How To Spot Fake Competitions On Facebook


How To Spot Fake Competitions On Facebook

Facebook has played a massive role in changing how competitions work online. However, one thing they’ve not been good at it stopping fake competitions manifesting themselves across the network. Most regular compers will probably already know how to spot a fake Facebook competition – they’re often too good to be true (100 iPhones to be won), are run on pages that aren’t official and lack any kind of terms. However people still get caught out by them and end up liking/following a page which has no intention of dishing out any prizes. So, today we spotted another fake competition and have decided to use it as a guide to help others. The details from “Range- Rover Sport” are as follows: “In facebook history we are giving way 2 Range Rover Sport 2016 to two winners that we will select on Oct 9 2016 completely at random”.

You’re A Fake! Baby!


There’s so much on this page that screams “fake”. Firstly the spelling of “Range- Rover Sport” – the majority of brands will have pages that are spelt and punctuated correctly. Verified pages will have blue ticks next to their name. Let’s imagine for a moment there are two Range Rover Sports to be won – would they be given away on the page above or by Landrover’s official page below?


Check The Page Content

Compare the two screen shots above. There’s the page name and blue tick as mentioned but what else gives the game away? Well check out the “About” sections. One tells you that the page is the “official home of Land Rover UK”, the other has nothing! There’s no website link so we don’t even know who’s given the prize away. The content of the page is another big giveaway. Landrover’s official page is full of content, whilst the fake Range- Rover Sport page has just one post. That one post also has another in it to tell you to leave well alone. There are no terms and conditions! We don’t know who’s giving the car away, who can enter, what’s involved, nothing! If this was a website competition most people would run a mile, but because it’s on Facebook people like and share “just in case”. At time of writing the fake competition above had received 18,719 shares and picked up 7,318 followers. The competitions are run to build up high following pages which can be sold on – well unless Facebook gets to them first and shuts them down.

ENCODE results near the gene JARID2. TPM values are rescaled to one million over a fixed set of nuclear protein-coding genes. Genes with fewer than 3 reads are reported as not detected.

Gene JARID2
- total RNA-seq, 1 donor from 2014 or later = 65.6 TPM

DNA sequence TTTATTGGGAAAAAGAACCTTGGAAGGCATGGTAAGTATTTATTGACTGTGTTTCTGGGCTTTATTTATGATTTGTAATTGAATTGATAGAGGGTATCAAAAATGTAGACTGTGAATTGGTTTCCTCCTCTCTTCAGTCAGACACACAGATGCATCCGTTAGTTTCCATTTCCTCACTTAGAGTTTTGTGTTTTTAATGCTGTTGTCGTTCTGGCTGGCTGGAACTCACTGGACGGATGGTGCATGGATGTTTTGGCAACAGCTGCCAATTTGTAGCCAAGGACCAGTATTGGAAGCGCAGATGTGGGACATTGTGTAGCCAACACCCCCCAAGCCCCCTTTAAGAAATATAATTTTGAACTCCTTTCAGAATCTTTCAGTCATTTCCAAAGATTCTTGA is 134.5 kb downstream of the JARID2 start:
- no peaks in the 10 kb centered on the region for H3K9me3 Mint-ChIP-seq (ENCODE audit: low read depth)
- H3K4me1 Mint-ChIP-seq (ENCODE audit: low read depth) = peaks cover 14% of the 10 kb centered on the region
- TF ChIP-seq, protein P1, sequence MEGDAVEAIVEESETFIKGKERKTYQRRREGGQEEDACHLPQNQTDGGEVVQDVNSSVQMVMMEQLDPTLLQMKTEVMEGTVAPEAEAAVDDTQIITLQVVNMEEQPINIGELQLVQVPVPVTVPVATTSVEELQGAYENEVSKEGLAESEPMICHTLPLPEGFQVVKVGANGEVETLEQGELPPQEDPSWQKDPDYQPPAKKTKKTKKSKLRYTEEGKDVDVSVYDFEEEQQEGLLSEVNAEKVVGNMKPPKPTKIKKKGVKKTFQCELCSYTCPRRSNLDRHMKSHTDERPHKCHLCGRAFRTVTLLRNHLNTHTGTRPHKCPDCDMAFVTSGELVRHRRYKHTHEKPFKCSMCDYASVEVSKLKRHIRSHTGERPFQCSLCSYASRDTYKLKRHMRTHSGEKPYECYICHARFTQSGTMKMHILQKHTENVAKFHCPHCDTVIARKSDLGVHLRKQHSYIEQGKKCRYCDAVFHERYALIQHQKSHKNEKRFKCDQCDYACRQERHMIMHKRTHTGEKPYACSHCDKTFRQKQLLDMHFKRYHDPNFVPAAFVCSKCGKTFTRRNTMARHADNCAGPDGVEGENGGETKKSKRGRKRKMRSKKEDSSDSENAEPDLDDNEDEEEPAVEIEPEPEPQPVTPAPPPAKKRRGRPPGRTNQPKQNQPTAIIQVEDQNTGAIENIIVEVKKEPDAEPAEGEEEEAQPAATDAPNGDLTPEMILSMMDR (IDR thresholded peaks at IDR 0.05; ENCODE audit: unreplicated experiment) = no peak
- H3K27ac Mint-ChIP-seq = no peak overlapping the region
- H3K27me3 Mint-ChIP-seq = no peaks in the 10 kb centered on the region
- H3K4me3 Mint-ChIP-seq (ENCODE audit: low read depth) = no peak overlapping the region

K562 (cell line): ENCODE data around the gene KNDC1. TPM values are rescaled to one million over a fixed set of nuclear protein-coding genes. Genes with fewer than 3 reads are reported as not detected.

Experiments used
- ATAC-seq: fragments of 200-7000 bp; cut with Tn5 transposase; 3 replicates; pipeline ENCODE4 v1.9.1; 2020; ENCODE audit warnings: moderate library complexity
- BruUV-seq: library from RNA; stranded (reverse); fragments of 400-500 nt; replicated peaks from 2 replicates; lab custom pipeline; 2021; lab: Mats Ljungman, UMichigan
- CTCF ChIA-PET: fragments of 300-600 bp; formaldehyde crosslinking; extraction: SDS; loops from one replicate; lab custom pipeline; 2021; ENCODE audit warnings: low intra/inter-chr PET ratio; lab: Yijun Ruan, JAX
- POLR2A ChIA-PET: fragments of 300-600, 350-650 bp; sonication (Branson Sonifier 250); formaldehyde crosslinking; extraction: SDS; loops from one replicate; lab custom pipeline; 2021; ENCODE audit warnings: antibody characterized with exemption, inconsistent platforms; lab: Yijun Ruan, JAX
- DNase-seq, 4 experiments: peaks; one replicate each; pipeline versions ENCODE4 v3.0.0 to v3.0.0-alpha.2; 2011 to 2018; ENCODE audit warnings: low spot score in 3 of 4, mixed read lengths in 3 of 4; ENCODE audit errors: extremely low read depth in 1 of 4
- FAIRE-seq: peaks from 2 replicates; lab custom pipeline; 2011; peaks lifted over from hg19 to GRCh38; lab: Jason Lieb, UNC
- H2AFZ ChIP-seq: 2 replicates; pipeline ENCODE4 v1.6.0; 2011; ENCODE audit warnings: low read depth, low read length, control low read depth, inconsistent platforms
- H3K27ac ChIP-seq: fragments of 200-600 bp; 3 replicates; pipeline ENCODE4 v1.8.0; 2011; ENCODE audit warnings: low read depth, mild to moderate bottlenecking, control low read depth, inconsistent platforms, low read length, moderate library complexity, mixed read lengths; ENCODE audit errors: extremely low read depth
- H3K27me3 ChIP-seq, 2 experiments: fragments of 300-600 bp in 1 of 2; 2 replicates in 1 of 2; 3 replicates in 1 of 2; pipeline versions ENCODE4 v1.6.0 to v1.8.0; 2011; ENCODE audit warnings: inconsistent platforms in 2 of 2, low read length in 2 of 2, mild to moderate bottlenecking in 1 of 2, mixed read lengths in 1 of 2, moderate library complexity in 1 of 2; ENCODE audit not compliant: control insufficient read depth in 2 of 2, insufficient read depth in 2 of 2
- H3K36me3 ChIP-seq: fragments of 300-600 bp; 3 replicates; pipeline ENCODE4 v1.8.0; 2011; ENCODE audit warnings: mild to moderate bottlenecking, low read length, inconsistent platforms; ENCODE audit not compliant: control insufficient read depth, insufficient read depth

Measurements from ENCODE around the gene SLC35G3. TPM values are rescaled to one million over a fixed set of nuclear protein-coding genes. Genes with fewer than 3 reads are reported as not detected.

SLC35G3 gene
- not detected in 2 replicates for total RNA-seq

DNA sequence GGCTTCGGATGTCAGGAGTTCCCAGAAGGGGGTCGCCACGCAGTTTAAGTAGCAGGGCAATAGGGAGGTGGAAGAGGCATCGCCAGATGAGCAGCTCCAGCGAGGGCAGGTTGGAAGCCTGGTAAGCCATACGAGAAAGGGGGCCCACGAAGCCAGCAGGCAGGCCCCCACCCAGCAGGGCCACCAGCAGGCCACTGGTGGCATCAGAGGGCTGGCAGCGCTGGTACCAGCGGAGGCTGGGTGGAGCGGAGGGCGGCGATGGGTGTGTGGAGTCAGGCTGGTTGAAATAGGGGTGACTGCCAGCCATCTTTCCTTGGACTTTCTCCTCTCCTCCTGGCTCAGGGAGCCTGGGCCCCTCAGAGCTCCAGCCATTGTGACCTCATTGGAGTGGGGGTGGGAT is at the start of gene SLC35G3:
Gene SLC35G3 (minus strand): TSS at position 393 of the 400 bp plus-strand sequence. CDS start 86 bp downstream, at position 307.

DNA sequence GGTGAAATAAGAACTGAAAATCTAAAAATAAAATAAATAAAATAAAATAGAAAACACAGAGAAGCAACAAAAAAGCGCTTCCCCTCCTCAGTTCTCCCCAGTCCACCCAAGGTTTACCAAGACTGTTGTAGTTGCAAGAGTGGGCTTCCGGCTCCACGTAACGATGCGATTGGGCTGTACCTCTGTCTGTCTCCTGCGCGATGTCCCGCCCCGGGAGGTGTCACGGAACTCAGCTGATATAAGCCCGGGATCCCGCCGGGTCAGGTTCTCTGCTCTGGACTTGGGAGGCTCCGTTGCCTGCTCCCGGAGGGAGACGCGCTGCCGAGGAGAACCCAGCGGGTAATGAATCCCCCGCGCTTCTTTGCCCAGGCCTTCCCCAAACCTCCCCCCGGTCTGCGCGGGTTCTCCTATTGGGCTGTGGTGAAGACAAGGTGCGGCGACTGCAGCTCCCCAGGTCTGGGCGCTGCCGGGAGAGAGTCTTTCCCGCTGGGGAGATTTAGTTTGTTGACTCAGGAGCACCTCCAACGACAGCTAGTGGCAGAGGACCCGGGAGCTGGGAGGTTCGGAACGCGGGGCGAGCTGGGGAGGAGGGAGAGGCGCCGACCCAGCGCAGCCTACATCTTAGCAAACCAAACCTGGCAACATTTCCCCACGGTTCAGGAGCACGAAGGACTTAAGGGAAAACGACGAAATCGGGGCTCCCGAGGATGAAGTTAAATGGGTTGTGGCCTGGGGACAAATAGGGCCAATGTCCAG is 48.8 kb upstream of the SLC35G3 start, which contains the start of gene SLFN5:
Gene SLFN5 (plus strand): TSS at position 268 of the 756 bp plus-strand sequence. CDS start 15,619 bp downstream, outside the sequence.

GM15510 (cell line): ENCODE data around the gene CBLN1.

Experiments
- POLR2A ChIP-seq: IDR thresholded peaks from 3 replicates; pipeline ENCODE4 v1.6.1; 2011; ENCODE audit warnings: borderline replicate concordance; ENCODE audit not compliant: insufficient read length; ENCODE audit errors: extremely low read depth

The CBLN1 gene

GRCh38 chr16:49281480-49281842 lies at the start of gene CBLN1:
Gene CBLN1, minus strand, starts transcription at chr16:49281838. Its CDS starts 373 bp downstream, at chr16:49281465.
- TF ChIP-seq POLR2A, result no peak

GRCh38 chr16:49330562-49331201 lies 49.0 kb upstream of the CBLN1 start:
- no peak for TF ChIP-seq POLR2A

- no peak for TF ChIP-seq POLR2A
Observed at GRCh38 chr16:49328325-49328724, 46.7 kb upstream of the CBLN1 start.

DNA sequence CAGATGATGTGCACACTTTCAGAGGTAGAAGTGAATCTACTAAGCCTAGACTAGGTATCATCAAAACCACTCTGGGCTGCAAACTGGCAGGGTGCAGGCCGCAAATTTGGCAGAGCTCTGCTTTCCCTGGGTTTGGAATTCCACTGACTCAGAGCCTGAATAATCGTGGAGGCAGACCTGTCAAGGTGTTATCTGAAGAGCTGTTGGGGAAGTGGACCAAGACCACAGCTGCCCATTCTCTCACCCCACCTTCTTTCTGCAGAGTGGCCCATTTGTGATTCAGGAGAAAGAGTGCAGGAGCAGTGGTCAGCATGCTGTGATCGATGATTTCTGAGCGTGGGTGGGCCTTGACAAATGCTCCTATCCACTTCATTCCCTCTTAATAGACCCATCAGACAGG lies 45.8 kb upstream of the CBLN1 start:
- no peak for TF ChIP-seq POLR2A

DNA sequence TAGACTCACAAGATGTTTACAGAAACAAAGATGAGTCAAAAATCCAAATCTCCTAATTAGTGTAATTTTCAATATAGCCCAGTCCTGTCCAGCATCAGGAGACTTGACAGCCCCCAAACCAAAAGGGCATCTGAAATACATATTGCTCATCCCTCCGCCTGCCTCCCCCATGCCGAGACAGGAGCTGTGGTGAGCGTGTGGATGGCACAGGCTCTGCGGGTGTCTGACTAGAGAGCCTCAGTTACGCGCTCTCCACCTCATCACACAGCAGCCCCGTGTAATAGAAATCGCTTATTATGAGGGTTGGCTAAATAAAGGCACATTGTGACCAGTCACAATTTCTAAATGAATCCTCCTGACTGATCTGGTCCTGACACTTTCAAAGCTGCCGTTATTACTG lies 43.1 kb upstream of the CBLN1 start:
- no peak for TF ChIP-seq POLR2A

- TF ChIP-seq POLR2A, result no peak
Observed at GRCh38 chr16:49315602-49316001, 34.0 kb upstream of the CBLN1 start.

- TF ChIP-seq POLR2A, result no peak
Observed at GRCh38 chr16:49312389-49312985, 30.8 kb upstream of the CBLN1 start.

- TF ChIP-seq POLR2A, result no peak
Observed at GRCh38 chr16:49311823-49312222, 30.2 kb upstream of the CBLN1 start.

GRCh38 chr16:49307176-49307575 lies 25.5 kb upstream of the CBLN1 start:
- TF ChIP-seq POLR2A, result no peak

Top Tips For Spotting Fake Facebook Comps

  • 1. Check the spelling of the page name. Fakers will use full stops, spaces and dashes to fool you to believing it’s the real brand name.
  • 2. Look for the blue tick. This indicates a verified site. Most major brands will have one!
  • 3. Review the ‘About’ section of the page – if there’s nothing there then that’s not a good sign.
  • 4. See if a website is linked anywhere – again if there’s nothing start to question why.
  • 5. Check the page’s other posts. If it’s a one competition post page you might want to leave it alone.
  • 6. Check for terms – all competitions need them, and if big prizes are on offer, you’ll want to see them!

If It’s Too Good To Be True

To help you we’ve ringed the areas in red that you should look at…


Finally remember the mantra – if it seems to be too good to be true, then it usually is!


Targeting Low Entry Competitions

“I’m not winning”, “I never win” and “I never have much luck” are all phrases you hear in comping circles. If there are